Copy
Our Dogs' Personalities
View this email in your browser
Canine Behavior Associates
Academy of Dog Behavior
Level I - Starts on September 11, 2016
If you're interested in learning more about dog behavior or becoming a professional in the dog world, check out the Academy. This 40 hour class is convenient for working people, avoids the commute (Sunday afternoons at Humane Society Silicon Valley), and you'll meet a bunch of great people.  The next class starts September 11th  and runs through November 20th For more info, please click here:   Academy of Dog Behavior
Advanced Modules for Academy Grads at
Humane Society Silicon Valley
  • The Art of Consulting will be held from 1:00 to 5:00 pm on Sundays, August 7, 14 and 21, 2016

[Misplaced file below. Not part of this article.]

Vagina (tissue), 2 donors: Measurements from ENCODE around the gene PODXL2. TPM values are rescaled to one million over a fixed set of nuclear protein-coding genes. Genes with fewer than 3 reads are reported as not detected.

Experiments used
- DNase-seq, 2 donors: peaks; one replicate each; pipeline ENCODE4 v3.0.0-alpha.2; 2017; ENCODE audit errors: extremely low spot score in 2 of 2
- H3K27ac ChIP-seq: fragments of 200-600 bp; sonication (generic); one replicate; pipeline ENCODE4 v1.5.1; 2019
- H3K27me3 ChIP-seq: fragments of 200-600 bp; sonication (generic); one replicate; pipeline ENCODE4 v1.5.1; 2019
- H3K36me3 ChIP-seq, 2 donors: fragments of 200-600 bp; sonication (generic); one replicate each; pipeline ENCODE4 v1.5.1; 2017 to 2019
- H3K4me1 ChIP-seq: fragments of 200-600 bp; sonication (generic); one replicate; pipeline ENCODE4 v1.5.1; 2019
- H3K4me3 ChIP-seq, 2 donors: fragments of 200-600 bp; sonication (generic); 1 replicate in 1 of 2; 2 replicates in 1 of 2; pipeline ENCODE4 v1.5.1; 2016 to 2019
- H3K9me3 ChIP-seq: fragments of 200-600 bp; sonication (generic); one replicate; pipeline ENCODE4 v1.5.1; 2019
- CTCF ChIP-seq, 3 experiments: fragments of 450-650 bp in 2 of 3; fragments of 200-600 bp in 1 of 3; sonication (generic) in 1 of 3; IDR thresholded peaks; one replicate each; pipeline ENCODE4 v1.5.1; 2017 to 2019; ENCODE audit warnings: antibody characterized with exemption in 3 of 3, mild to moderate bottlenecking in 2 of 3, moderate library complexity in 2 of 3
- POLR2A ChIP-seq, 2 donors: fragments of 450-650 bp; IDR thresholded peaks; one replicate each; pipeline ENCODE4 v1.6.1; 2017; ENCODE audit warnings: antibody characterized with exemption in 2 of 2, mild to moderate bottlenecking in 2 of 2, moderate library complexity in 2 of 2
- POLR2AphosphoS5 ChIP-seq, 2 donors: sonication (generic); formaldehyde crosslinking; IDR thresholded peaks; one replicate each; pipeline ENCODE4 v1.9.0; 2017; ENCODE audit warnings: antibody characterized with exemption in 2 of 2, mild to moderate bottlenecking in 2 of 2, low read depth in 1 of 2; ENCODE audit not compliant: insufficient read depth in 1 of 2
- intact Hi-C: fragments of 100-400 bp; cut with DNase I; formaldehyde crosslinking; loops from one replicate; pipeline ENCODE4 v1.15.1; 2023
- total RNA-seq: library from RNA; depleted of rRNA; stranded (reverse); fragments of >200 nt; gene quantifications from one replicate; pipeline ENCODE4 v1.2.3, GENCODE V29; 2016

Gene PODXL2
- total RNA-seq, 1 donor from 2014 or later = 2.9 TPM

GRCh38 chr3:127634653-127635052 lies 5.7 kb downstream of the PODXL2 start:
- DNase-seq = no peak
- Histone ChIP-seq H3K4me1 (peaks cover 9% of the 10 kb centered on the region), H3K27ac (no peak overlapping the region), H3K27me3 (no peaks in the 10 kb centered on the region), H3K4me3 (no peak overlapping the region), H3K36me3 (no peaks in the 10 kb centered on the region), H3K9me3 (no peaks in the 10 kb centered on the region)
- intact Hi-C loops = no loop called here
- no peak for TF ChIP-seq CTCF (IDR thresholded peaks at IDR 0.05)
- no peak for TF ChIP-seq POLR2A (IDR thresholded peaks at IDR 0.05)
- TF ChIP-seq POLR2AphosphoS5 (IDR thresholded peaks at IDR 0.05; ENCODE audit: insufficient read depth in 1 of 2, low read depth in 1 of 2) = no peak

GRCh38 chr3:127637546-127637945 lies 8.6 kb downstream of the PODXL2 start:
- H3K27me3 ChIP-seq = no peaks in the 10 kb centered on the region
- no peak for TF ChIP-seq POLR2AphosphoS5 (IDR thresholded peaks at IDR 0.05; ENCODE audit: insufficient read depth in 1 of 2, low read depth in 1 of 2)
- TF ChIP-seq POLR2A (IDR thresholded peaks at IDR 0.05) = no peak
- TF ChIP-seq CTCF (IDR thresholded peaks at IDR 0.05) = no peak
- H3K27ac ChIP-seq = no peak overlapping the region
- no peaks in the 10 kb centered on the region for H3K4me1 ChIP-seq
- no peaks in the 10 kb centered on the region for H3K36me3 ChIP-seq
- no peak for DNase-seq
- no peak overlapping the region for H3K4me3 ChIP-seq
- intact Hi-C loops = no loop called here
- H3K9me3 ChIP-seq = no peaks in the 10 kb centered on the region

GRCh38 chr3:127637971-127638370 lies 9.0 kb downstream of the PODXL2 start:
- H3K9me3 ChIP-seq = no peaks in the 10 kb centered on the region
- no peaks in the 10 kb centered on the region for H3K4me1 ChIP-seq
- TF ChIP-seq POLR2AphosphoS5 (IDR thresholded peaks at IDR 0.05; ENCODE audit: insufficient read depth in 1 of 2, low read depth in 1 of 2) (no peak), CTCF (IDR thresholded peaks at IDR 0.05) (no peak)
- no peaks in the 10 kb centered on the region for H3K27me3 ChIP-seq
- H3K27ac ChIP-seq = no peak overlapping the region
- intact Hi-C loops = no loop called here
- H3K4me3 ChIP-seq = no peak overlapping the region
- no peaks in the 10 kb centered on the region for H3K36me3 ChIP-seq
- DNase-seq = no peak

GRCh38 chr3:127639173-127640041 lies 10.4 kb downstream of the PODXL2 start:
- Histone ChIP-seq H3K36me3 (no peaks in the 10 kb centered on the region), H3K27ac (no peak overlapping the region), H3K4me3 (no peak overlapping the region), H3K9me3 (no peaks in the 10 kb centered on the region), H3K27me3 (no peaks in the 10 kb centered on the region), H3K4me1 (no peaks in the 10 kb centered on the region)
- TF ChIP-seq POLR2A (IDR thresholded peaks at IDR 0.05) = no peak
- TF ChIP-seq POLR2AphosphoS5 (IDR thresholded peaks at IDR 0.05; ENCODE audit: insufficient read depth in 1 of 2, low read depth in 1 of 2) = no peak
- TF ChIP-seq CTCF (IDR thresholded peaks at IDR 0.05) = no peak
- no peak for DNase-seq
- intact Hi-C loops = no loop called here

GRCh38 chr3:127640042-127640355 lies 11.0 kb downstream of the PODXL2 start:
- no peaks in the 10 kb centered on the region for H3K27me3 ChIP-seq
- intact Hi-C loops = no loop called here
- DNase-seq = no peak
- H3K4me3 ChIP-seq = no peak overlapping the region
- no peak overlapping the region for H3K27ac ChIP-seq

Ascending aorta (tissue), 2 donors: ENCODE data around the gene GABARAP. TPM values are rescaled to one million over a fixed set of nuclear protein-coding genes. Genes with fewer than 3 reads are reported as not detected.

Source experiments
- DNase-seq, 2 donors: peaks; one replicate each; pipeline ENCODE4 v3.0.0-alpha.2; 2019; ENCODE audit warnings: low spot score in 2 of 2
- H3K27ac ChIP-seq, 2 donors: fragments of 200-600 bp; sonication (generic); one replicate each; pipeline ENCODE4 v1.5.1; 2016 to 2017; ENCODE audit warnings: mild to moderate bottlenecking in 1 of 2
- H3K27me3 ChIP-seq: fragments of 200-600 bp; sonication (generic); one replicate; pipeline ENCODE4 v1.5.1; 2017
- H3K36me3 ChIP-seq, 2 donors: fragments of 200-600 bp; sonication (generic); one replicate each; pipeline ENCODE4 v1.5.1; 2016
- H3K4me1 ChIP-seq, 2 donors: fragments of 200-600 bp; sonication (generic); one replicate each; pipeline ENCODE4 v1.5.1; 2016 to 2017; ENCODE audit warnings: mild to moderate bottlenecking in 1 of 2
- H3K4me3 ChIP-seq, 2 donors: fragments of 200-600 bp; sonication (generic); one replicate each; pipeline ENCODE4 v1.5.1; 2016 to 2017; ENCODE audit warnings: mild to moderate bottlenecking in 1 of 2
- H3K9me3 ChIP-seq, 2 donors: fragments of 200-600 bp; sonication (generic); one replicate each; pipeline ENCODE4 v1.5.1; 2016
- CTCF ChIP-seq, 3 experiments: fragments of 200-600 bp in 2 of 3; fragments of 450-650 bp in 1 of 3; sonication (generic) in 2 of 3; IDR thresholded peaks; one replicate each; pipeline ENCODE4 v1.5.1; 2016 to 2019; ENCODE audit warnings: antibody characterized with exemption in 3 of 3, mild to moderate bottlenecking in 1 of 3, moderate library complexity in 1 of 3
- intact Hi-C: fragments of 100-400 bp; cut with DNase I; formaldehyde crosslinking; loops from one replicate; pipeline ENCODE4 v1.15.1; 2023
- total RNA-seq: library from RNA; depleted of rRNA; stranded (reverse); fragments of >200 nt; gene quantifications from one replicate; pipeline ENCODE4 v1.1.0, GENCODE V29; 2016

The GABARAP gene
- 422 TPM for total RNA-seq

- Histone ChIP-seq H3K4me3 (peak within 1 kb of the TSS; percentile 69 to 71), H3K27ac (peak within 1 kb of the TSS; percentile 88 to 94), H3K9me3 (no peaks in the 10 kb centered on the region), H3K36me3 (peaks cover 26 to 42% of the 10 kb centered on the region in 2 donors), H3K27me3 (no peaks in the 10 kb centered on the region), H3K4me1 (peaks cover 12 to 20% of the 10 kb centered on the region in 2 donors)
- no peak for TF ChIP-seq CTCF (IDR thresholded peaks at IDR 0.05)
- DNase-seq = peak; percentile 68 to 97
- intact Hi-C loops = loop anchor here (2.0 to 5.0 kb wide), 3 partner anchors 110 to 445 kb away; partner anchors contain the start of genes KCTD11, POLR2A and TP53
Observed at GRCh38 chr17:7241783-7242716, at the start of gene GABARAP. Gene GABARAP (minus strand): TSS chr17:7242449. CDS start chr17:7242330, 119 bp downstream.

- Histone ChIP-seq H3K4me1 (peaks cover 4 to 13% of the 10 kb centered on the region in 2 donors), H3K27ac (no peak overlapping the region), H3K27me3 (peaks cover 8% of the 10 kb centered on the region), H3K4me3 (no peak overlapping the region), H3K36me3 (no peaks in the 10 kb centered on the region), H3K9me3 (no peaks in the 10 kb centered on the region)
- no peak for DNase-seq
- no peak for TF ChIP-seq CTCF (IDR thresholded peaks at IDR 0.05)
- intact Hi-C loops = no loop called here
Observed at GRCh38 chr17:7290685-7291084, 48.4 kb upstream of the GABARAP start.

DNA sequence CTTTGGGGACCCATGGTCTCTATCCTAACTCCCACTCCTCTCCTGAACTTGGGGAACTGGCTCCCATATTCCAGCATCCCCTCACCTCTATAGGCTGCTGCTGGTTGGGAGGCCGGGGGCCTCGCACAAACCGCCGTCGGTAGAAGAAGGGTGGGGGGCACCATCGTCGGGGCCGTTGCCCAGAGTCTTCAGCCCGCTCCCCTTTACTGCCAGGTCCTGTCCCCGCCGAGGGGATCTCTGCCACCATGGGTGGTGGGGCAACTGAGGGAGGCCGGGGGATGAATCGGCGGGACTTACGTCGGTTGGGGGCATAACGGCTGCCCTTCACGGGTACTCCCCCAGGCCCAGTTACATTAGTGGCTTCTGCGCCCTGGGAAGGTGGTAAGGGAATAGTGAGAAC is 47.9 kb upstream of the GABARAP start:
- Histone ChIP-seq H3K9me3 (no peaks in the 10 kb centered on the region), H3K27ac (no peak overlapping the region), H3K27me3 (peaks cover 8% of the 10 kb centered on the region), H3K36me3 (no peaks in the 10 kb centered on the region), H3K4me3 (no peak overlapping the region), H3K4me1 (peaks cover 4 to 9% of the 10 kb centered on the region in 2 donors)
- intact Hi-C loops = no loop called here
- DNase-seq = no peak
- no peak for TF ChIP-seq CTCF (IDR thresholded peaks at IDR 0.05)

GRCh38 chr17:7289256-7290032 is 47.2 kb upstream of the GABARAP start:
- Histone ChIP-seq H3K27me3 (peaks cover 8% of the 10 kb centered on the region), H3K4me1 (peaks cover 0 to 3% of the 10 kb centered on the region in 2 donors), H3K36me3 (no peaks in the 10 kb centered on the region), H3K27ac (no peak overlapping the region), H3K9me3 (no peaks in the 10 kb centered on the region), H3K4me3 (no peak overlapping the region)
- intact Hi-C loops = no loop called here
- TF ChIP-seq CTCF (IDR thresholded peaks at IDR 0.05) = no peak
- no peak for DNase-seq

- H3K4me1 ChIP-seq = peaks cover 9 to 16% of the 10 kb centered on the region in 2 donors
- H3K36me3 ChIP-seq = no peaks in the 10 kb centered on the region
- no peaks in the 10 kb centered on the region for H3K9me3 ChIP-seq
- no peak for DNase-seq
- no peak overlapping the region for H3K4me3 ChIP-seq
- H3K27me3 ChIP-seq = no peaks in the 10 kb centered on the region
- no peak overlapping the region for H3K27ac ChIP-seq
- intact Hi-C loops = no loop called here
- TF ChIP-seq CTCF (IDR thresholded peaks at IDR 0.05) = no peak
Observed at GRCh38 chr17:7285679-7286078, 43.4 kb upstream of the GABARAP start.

• Leash Reactivity will be held from 1:00 to 5:00 pm on Saturdays, October 29th, November 5th and November 12th.

 
Dog Personalities

We’ve just been teaching a Reactive Dog Class in the Academy, and have been struck at how very different the dogs are – even dogs who have ostensibly the same problem:  Dog Reactivity.  The object of the class is to help the dogs relax in public, and to become more reliable when they see other dogs.   We run the class like a clinic – one or two dogs at a time – and while we may use some similar behavior modification techniques, the way each dog responds is likely to be quite different.  (We’ll discuss the actual techniques in next month’s newsletter)